OCEAN CITY — Creating a seamless bicycle route from one end of the resort to the other continues to progress, but the town’s elected officials were less than keen on some of the proposed solutions this week.
In an effort to continue progress in making Ocean City more bicycle-friendly and get more bikes off Coastal Highway and onto safer side streets, resort officials have been working for over a year to implement an unofficial bike path for the entire length of town and thus far the effort has been largely successful, if not tedious at times.
Much of the work has been done at the committee level through the Bicycle and Pedestrian Advisory Committee, which met last week to discuss a variety of issues germane to the proposed bike route. On Tuesday, the Mayor and Council got an update on the proposed bike route including a couple of trouble spots and were less than keen on some of the solutions proposed.
For example, under current conditions, the bike route shares the bus lane along both sides of Coastal Highway and for years has worked successfully for the most part. However, a problem arises in the section of Coastal Highway from roughly 60th Street to 64th Street where lane reconfigurations to accommodate the entry of Route 90 into town causes the bike route to essentially disappear in that area.
The disappearance of the bike and bus lane in that area creates a no man’s land of sorts for bicyclists uncertain of whether to continue in the traffic lanes, ride on the sidewalk or dismount and walk their bikes through that area. During the committee meeting last week, State Highway Administration (SHA) officials proposed having northbound bicyclists continue into the vehicle travel lanes in that section from 60th Street to 63rd Street with appropriate signage and road markings installed.
However, when presented with the proposed solution this week, Councilman Matt James said having bicyclists continue into the shared travel lanes with vehicles in that section was a recipe for disaster.
“So, if you’re riding in the bus lane heading north, you can just continue in the traffic travel lanes?” he said. “Can we oppose that? Somebody is going to die because of that. They’re just going to ride right out in front of a car going 40 miles per hour.”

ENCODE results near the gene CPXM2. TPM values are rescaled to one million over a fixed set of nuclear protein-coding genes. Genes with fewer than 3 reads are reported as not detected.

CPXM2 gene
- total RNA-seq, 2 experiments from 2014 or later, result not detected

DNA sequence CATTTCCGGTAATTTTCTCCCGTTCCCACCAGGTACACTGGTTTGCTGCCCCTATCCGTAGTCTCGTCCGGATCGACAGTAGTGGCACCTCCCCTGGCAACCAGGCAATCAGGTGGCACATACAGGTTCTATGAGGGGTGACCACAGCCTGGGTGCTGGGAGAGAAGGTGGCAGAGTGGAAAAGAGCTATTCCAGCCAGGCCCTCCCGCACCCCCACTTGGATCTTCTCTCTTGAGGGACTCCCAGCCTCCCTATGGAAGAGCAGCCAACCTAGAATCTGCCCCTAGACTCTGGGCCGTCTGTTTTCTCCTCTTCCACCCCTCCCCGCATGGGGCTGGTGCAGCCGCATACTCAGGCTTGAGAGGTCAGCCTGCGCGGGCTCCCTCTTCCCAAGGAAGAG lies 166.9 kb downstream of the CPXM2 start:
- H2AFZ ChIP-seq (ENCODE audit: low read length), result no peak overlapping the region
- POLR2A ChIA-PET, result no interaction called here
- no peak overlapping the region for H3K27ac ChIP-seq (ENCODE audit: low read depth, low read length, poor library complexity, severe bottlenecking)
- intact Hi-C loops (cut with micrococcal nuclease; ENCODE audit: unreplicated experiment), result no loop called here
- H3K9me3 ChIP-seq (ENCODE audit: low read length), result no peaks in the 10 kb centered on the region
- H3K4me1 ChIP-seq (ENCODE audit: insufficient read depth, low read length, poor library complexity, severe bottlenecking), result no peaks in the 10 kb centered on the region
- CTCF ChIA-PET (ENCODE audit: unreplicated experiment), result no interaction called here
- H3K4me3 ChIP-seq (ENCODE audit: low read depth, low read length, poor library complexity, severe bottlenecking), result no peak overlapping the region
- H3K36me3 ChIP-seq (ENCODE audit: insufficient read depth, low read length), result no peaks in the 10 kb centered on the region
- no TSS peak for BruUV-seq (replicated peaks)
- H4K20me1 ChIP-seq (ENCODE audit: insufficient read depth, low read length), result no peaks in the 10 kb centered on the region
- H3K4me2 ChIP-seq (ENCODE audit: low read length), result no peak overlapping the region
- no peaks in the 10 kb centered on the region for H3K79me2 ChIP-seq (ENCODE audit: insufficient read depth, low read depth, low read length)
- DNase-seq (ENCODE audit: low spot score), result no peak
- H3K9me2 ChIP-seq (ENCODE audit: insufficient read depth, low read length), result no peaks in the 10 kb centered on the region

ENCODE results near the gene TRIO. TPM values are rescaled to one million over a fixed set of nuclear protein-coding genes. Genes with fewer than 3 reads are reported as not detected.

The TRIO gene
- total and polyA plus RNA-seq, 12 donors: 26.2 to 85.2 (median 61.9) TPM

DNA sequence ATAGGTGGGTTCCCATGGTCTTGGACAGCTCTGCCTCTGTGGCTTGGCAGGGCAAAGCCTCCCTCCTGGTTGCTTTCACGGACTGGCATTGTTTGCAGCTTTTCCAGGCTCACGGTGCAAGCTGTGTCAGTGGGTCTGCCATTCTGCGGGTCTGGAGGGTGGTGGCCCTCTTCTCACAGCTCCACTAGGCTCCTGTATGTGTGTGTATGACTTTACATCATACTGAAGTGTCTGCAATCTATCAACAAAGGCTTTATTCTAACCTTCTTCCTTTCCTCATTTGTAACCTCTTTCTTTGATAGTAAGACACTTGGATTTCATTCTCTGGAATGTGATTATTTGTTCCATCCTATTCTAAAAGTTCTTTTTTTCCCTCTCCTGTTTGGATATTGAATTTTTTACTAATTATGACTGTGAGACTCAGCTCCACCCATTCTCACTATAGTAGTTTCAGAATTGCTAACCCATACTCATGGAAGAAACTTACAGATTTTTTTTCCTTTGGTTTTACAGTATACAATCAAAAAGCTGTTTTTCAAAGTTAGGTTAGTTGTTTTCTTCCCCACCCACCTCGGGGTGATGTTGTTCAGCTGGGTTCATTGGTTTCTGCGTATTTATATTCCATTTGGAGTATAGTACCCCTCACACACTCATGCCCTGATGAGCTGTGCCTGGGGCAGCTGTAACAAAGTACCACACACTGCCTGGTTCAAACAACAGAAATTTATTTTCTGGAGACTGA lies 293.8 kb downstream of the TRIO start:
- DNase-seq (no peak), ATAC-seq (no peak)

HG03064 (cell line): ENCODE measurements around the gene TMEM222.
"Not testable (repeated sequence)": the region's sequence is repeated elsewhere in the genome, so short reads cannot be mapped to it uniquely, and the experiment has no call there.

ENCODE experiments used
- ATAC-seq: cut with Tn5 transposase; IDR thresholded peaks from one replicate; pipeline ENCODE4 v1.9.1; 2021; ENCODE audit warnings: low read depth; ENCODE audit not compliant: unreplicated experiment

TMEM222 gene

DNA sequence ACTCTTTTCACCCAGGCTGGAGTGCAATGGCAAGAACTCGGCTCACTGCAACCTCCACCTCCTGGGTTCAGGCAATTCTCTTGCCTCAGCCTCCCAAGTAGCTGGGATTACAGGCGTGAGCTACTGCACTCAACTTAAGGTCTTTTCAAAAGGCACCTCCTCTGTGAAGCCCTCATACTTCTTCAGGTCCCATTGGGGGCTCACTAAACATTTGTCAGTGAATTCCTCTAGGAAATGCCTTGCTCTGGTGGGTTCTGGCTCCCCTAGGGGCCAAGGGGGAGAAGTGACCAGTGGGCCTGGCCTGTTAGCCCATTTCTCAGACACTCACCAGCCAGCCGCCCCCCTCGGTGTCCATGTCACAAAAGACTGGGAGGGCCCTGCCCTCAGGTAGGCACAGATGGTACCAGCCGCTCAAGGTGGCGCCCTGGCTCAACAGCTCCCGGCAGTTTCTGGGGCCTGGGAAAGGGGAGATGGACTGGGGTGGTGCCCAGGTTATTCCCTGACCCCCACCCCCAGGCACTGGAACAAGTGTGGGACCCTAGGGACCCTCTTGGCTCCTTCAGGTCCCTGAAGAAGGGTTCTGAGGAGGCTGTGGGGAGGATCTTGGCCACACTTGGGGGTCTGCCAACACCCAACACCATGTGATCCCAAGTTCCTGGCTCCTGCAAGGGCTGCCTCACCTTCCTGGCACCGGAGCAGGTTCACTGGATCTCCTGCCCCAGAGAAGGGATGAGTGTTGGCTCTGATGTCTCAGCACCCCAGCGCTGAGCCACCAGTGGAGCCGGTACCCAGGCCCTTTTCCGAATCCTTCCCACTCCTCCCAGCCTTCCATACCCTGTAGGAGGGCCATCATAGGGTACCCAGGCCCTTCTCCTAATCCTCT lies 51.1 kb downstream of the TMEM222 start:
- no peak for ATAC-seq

Councilman Tony DeLuca, who chairs the bicycle and pedestrian advisory committee, said he was not present at last week’s meeting and was merely relaying the minutes for the council. However, DeLuca said he, too, was not entirely sold on the concept of the bike lane sharing the vehicle travel lanes in that section.
“I didn’t like that either,” he said. “I think that needs to be revisited and I’ll broach the subject when at our next meeting.”
James said SHA went to great lengths to install the median fence down the center of a long section of Coastal Highway to improved pedestrian safety and now appeared to be advocating for bicycle traffic to mingle with vehicle traffic.
“They just put up a fence to keep people out of the travel lanes, so I don’t think it’s a good idea to encourage people to ride a bike into them,” he said.
Another major goal of creating a bike-friendly path in Ocean City is connecting to similar path in neighboring Delaware to afford bicyclists safe and easy access to shops, restaurants and other attractions. The plan calls for connecting the existing marked bike path along Sinepuxent Avenue in the north end of town to the bike path along Route 54.
During the committee meeting last week, it was learned the desired connection point for the bike path to Route 54 was along 146th Street, but that street had fallen into such disrepair that the new recommendation was connecting the path along 142nd Street, which ends at the same intersection. However, Councilman Dennis Dare said 142nd Street was not an appropriate location for the bike route and its connection to Delaware.
“I think we should reconsider having the bike path connection from Sinepuxent Avenue to Route 54 come down 142nd Street,” he said. “That street is very busy and we’re not going to able to put a dedicated bike lane is, so it will have to be a shared road.”
Dare said 142nd Street was heavily traveled with through-traffic entering the north end of Ocean City and urged a reconsideration of adding bicycles along it.
“That road is already an enforcement problem as far as speeding goes,” he said. “It would be a tremendous conflict to have bikes going down that road.”
Dare said 146th Street was the more appropriate connection for the north-end bike path to a similar path in Delaware. He said 146th Street would have to be resurfaced in the future, but could accommodate the bike path in the meantime with repairs.
“There is less traffic on 146th Street,” he said. “There are a few areas that need to be repaired before you encourage people to bike down that street. It appears to me the street has suffered a failure of the sub-base, so a reconstruction of the entire street is needed and it’s probably going to be expensive. In the short term, repairing a few of the worse spots could make it passable as a bike route.”